While developer Patrick Kennedy says, “There’s a large graveyard of bankrupt developers that pursued (modular),” he acknowledges the concept has a bright future but it is now in its infancy and mistakes are bound to happen. “When modular projects go wrong, they go wrong in a very big way and usually a very expensive way,” he says.

Meanwhile, the San Leandro project is moving forward for people who make half of the median income in the area. The housing will be home to families earning $40,000 a year. So far, 18,000 people have applied to live in this new development, which translates into thousands and thousands of residents in the Bay Area who continue to seek affordable housing. ##

(Photo credit: kalw.org–modular apartment building in San Leandro, Calif.)

matthew-silver-daily-business-news-mhpronews-comArticle submitted by Matthew J. Silver to Daily Business News-MHProNews.

CA County Issues Ordinance to Ban Manufactured Home Community Closure

November 18th, 2015 Comments off

san_mateo_ca_mhc__smdailyjournal__creditThe San Mateo County Board of Supervisors in California adopted an temporary urgency ordinance to prevent eight manufactured home communities (MHCs) from closing or converting for the next 45 days in an attempt to keep affordable housing available in the Bay Area. The Bay Area is one of the most expensive housing regions in the nation.

The initiative was spurred by the Carlyle Group’s acquiring an interest in Pacific Skies Estates, an MHC overlooking the Pacific where Carlyle intends to site luxury manufactured homes, as MHProNews reported Sept. 22, 2015.

According to a report by County Manager John Maltbie, the ban on the unincorporated areas of the county could extend for two years in order for staff to develop logistics for relocating MHC residents. While state law requires community owners to submit relocation impact reports to municipalities prior to closing, the condition of the home and the reluctance of some communities to accept older homes can stand in the way of relocation efforts.

The eight communities have 850 home sites but only 350 are occupied by MH. Recreational vehicles (RVs) occupy a number of the sites, according to smdailyjournal, but there are long waiting lists for communities that accept them. They would be covered by the moratorium as well. MHCs in San Mateo County are also covered by rent control.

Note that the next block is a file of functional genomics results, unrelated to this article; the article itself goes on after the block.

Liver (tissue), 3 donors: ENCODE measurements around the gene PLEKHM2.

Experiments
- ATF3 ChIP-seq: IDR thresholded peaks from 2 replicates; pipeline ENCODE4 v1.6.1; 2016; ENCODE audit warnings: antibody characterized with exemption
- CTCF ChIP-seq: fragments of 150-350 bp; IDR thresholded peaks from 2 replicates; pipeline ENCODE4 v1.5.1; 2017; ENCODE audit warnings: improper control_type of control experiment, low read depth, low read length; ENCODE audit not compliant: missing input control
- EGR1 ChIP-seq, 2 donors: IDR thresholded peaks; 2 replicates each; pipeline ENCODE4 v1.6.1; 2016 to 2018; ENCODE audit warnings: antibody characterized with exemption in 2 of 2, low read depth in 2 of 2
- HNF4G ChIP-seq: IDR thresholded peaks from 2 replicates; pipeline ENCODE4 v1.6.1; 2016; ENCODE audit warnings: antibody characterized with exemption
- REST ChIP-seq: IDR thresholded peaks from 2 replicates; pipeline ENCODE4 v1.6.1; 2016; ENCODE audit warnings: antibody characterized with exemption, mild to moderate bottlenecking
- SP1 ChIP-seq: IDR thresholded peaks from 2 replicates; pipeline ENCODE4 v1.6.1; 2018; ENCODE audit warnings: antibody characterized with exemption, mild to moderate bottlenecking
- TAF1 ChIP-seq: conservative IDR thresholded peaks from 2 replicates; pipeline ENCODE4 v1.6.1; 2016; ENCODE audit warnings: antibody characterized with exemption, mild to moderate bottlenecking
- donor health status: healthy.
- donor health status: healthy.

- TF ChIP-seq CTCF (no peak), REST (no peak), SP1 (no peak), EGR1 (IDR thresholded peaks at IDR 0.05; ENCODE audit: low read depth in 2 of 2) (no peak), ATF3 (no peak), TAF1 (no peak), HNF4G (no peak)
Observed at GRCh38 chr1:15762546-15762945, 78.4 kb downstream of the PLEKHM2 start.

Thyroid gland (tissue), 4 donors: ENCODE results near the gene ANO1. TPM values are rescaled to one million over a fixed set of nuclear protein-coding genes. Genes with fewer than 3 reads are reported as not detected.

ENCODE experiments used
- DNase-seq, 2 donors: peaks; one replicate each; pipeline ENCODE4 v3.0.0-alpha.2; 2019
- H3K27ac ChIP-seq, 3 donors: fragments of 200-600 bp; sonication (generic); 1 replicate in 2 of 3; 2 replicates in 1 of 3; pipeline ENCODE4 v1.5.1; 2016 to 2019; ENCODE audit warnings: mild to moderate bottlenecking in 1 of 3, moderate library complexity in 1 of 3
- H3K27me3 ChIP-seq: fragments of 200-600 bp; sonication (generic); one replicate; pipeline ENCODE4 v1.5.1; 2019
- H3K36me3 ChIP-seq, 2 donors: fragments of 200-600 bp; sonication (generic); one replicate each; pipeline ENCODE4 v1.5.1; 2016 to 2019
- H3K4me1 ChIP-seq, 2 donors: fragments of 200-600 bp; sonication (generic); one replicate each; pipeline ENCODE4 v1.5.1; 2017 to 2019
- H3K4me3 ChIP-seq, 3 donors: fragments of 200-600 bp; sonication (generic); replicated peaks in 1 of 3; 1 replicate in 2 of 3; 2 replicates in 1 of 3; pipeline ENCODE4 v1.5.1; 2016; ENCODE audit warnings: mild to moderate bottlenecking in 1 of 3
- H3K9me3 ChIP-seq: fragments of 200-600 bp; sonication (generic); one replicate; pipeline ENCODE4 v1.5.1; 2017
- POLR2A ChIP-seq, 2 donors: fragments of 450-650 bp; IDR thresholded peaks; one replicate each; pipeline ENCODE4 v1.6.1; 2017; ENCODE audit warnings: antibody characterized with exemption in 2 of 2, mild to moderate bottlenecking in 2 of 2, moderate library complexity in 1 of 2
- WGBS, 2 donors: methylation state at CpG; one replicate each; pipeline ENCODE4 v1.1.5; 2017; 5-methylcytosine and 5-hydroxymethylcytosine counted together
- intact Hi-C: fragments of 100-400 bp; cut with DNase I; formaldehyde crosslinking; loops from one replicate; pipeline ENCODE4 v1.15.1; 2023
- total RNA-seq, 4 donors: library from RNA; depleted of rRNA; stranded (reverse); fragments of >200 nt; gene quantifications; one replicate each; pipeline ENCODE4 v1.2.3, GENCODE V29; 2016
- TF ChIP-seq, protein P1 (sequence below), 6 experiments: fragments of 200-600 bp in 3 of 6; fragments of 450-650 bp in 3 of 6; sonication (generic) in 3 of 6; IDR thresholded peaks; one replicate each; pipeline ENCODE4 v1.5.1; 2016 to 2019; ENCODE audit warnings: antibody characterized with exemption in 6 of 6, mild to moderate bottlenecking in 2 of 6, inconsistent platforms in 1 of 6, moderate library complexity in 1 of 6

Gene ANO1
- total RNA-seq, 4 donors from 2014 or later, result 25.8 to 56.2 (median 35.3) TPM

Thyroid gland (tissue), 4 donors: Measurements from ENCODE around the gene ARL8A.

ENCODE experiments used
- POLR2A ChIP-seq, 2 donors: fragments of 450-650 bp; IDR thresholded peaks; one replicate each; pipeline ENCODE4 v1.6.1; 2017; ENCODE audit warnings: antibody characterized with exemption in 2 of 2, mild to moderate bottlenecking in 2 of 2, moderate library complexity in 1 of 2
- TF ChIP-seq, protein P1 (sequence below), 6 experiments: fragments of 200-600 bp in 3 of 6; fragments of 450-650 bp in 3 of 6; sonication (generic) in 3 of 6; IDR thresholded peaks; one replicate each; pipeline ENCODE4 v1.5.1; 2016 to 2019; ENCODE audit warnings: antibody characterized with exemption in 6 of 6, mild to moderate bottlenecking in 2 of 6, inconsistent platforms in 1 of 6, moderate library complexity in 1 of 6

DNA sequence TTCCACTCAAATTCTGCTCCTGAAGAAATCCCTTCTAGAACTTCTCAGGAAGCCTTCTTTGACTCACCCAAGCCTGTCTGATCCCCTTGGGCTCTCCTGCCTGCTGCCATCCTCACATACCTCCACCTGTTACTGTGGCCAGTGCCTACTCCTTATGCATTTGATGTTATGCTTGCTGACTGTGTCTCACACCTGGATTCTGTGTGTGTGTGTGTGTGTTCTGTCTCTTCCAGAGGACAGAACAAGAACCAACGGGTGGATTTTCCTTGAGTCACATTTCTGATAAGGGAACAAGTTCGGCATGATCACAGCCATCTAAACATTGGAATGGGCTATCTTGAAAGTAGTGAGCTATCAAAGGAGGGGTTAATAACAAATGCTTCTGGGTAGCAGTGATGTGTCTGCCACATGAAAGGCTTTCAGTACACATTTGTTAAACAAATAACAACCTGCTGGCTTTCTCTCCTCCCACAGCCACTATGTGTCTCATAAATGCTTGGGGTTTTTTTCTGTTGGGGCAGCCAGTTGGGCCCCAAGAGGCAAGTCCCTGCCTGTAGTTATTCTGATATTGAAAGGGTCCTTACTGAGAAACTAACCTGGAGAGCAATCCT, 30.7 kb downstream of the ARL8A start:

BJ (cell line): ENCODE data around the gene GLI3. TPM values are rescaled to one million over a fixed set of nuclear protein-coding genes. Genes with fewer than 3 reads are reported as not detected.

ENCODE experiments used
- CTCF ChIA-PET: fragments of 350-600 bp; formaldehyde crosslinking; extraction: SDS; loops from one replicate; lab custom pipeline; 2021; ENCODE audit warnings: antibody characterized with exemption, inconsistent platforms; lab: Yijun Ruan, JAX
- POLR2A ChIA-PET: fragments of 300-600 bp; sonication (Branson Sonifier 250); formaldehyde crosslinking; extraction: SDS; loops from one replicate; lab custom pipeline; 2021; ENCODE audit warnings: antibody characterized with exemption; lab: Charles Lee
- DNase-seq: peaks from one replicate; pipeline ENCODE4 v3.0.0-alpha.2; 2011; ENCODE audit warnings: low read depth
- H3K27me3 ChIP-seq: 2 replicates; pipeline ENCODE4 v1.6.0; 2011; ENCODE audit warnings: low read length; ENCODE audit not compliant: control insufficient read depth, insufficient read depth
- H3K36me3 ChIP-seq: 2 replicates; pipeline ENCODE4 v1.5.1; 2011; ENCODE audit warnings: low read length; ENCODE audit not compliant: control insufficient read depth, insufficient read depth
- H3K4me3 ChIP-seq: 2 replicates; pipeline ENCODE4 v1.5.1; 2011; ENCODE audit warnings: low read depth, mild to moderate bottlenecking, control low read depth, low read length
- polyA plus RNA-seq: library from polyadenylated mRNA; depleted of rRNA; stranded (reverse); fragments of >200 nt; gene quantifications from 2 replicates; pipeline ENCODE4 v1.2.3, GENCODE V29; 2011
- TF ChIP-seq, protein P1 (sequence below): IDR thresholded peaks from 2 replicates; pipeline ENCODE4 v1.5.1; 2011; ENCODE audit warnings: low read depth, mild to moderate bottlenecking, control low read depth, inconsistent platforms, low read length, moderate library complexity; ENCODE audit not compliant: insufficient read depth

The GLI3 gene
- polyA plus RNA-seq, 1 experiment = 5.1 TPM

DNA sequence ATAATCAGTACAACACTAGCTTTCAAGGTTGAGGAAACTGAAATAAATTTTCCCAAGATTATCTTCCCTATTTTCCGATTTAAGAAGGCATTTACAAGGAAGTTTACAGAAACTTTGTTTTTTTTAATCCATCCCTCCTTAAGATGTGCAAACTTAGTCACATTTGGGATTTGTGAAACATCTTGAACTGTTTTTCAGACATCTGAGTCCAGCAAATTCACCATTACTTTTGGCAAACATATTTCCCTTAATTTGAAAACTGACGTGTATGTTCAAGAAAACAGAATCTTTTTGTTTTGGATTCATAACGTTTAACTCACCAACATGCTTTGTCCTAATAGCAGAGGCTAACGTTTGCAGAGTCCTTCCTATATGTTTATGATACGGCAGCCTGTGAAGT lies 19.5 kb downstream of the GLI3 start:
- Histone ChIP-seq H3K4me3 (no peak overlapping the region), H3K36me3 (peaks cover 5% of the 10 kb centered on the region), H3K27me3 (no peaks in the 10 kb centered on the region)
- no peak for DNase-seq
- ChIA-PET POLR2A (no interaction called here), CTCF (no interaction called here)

Housing attorney Daniel Saver, with Community Legal Services of East Palo Alto, noting the importance of being proactive in such situations, said, “This is a potential threat to affordable housing and could be a displacement disaster. It’s good to address this in advance.##

(Photo credit: smdailyjournal–San Mateo County manufactured home community)

matthew-silver-daily-business-news-mhpronews-comArticle submitted by Matthew J. Silver to Daily business News-MHProNews.

Manufactured Homes a Bargain in Bay Area

April 6th, 2015 Comments off

mfg house   resident owned parks  californiaIn Mountain View, California Rod Fox and Emily Gwynn left their $2,540/month, 800 square-foot apartment and moved to a 1,370 square foot manufactured home (MH) in Adobe Wells Mobile Home Park in Sunnyvale, CA. In the Bay Area, where median home prices hit $782,000, they are paying about the same as for their old apartment, but the MH only cost $219,000 and they have three bedrooms and two baths, as well as homeownership.

Lee and Carmelita Clark sold their five-bedroom luxury home on a golf course in Vallejo for $475,000 to be near their children in the Bay Area. They could not afford home prices either, but they did find a manufactured home in the age-restricted Tropics Mobile Home Park in Union City, only 25 minutes from their family. For $222,000 they bought a 1,600 square foot MH with a fireplace and granite counter tops in the kitchen.

But manufactured homes are not the answer to the escalating house prices. No new MH communities have been built since the 1970s. Says Glenn Gilliam, president of Alliance Manufactured Homes, where both couples purchased their homes: “The mobile home market is saturated. You can’t buy land in Sunnyvale and build another mobile home park. Land in Sunnyvale is $5 million an acre.”

Some homes have been around for 30 or 40 years when these communities first opened. Alliance buys three or four older MH each week for reconditioning and resale, but from 2013 to 2014 sales of new homes increased 44 percent, from 114 to 164. The company expects annual sales to increase 15 to 20 percent. The sale price of homes in the larger Bay Area region has risen since 2009 from $209,000 to $289,000.

While MH do not appreciate the way site-built homes might, and the interest rate is often a few points higher, and the lack of new MH communities may put upward pressure on home prices and site rents, santacruzsentinel tells MHProNews Fox and Gwynn and the Clarks are pleased with the choices they have made. ##

(Photo credit: santacruzsentinel–California manufactured home)

matthew-silver-daily-business-news-mhpronews-com  Article submitted by Matthew J. Silver to Daily business News-MHProNews.

Manufactured Homes are the New Condos in Marin

July 14th, 2014 Comments off

With single-family home and condo prices rising in the San Francisco Bay area, along with rents, Marin real estate agent Laura Watts calls manufactured homes (MH) “the new condos,”according to marinij.com. For the first six months of this year compared to 2013 the median price of a manufactured home has risen 44 percent, to $135,000. Laura Cobb jumped at the opportunity to buy one for $200,000 overlooking a lagoon in San Rafael. The reasons for the increase, MHProNews has learned from Blaine Morris, the head of the Marin Association of Realtors, are firstly, prices were unnaturally low due to the 14-year litigation over rent control between Equity LifeStyle Properties and the city of San Rafael that lent uncertainty to MH values.

Secondly, the overall rise in prices in the Bay Area have been on a tear as housing began recovering, and with fewer and fewer affordable housing options, MH began rising also. Ms. Cobb’s home is in 396-homesite Contempo Marin, a community so big that sales there comprise 42 percent of all homes in Marin, says Watts. The highest price a home sold for there this year $310,000. ##

(Photo credit: Alan Dep/marinindependentjournal.com–Contempo Marin MHC in San Rafael, Calif.)